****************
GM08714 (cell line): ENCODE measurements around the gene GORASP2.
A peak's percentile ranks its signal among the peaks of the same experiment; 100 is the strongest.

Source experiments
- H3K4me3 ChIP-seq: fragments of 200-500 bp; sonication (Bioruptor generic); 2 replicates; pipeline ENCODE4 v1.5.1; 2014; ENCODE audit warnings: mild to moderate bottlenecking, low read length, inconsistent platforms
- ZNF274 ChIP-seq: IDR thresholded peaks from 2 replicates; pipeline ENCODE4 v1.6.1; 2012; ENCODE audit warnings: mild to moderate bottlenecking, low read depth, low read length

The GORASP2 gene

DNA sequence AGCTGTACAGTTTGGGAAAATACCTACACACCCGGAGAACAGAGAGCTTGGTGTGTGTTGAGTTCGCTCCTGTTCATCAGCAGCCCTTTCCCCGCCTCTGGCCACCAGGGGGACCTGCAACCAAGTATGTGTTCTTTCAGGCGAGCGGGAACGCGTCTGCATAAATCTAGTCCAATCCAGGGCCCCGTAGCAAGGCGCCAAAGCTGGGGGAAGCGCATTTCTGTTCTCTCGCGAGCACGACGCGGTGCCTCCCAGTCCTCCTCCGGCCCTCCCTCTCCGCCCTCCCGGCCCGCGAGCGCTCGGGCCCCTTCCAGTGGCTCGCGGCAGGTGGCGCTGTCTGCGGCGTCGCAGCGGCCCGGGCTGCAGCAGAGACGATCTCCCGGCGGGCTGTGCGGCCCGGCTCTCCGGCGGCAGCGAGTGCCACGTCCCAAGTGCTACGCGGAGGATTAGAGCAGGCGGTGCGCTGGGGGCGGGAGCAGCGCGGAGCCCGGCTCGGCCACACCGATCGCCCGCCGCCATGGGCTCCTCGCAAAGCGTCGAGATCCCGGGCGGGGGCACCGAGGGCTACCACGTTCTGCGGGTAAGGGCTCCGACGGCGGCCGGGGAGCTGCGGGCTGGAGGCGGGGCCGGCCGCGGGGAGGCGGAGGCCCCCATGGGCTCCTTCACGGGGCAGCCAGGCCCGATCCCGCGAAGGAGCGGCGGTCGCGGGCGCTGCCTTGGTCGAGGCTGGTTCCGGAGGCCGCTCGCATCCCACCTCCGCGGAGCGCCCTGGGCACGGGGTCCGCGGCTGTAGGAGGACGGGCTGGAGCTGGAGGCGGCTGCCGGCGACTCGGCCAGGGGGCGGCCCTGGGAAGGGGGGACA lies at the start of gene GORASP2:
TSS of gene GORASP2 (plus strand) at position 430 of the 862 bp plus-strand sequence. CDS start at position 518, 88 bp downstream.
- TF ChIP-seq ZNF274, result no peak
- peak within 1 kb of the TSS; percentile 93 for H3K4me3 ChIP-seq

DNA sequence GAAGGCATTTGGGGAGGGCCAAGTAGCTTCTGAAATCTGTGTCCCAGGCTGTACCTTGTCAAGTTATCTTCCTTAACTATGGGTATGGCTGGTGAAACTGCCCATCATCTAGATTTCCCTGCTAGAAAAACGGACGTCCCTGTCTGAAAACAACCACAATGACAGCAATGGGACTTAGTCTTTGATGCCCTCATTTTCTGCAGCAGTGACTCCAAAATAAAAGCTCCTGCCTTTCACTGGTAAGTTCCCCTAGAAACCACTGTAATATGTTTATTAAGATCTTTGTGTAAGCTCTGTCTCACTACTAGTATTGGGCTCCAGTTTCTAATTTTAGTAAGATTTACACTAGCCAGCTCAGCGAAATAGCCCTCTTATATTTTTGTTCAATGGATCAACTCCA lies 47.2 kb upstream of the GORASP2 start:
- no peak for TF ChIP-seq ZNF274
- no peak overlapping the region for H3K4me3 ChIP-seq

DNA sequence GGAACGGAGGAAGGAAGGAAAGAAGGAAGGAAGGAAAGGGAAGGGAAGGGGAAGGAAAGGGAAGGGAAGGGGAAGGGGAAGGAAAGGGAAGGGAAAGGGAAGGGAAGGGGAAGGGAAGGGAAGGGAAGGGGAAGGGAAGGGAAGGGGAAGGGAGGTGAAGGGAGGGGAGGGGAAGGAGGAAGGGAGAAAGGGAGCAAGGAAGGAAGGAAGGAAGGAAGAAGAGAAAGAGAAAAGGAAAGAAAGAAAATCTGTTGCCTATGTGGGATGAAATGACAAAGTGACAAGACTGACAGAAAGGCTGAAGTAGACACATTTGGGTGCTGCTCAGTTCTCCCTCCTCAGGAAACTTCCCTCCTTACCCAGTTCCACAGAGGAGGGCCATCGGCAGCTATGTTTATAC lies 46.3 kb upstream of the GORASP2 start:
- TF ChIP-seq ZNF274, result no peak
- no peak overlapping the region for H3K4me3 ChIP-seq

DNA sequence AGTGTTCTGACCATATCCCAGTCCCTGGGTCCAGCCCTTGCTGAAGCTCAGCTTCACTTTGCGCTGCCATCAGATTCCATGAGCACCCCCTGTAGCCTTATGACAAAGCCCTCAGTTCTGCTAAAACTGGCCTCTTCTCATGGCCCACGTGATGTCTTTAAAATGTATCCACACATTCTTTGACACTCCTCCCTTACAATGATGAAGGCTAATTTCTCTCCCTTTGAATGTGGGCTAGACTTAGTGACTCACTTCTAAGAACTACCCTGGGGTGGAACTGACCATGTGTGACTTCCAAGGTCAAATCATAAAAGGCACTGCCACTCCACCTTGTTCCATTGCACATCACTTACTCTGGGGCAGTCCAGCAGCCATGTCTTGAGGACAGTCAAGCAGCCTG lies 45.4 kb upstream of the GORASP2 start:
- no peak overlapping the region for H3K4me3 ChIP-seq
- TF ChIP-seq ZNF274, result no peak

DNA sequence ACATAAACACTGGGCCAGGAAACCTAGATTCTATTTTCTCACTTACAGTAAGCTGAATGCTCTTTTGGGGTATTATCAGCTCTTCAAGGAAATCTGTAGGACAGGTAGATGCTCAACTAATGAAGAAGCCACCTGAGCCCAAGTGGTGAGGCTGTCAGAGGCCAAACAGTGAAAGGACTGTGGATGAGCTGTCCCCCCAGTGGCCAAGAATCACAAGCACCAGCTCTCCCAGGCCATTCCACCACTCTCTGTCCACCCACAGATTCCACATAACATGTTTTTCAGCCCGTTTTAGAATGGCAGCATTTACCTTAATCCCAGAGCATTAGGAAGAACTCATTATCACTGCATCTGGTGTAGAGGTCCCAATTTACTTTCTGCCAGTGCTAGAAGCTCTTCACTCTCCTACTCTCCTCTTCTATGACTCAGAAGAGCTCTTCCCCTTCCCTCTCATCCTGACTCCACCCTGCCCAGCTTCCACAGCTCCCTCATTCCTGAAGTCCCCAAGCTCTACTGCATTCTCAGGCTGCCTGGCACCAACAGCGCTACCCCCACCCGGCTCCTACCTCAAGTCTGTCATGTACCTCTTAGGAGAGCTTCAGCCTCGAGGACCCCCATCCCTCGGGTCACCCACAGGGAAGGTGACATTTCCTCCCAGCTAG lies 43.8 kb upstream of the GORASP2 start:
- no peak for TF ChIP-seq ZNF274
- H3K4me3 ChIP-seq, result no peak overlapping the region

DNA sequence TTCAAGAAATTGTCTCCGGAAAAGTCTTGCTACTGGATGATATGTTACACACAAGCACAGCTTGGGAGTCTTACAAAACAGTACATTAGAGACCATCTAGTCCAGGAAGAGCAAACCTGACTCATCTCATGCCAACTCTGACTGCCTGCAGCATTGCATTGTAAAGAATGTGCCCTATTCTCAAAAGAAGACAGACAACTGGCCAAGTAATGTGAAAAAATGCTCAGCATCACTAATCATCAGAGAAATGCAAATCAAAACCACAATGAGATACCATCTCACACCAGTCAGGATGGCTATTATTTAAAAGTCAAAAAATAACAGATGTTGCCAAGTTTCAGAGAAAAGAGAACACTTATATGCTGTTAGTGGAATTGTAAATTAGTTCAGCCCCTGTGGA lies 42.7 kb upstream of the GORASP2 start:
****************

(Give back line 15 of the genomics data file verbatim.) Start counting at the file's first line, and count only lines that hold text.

- TF ChIP-seq ZNF274, result no peak